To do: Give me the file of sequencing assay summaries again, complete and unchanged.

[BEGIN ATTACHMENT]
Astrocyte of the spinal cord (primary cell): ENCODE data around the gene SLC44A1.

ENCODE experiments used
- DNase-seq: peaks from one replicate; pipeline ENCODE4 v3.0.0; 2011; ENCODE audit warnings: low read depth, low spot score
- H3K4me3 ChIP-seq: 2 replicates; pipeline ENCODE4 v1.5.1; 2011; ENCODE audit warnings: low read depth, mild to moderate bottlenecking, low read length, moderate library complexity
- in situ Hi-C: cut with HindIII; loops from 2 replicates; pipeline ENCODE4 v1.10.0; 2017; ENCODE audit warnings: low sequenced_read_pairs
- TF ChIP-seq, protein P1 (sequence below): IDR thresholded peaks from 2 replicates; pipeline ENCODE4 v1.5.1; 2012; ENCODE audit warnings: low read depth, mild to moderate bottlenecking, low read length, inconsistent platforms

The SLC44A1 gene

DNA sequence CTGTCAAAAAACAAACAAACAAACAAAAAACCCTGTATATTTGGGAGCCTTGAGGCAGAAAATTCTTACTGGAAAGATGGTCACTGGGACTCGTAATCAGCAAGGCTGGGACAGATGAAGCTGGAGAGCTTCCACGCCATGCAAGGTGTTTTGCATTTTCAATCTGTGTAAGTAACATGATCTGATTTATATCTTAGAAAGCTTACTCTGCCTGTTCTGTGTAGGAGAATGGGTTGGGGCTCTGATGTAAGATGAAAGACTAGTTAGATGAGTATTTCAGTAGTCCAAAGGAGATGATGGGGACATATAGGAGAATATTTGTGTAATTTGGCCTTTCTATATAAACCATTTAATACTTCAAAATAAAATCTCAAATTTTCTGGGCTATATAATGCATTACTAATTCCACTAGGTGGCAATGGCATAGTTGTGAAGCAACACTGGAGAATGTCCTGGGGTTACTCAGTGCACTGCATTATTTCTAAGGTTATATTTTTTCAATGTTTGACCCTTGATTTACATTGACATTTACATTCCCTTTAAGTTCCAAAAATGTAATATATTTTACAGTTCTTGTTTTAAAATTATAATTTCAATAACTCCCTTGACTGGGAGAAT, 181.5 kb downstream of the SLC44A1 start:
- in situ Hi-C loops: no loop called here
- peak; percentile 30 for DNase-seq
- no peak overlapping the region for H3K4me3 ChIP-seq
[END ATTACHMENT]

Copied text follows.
Astrocyte of the spinal cord (primary cell): ENCODE data around the gene SLC44A1.

ENCODE experiments used
- DNase-seq: peaks from one replicate; pipeline ENCODE4 v3.0.0; 2011; ENCODE audit warnings: low read depth, low spot score
- H3K4me3 ChIP-seq: 2 replicates; pipeline ENCODE4 v1.5.1; 2011; ENCODE audit warnings: low read depth, mild to moderate bottlenecking, low read length, moderate library complexity
- in situ Hi-C: cut with HindIII; loops from 2 replicates; pipeline ENCODE4 v1.10.0; 2017; ENCODE audit warnings: low sequenced_read_pairs
- TF ChIP-seq, protein P1 (sequence below): IDR thresholded peaks from 2 replicates; pipeline ENCODE4 v1.5.1; 2012; ENCODE audit warnings: low read depth, mild to moderate bottlenecking, low read length, inconsistent platforms

The SLC44A1 gene

DNA sequence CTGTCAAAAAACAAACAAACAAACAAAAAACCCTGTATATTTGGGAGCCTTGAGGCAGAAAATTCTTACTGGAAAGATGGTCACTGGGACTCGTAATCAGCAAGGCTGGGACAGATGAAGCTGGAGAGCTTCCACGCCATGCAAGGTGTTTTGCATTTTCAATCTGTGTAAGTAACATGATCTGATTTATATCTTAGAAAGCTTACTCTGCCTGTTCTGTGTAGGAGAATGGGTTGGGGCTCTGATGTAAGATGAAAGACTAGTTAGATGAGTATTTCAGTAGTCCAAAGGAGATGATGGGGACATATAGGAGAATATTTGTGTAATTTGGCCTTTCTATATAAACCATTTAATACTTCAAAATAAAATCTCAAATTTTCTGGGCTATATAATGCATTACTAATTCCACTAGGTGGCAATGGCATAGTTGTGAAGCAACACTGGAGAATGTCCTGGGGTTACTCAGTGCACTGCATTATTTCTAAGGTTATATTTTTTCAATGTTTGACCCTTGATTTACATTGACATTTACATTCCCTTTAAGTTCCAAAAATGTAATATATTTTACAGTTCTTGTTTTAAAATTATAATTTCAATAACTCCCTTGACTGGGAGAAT, 181.5 kb downstream of the SLC44A1 start:
- in situ Hi-C loops: no loop called here
- peak; percentile 30 for DNase-seq
- no peak overlapping the region for H3K4me3 ChIP-seq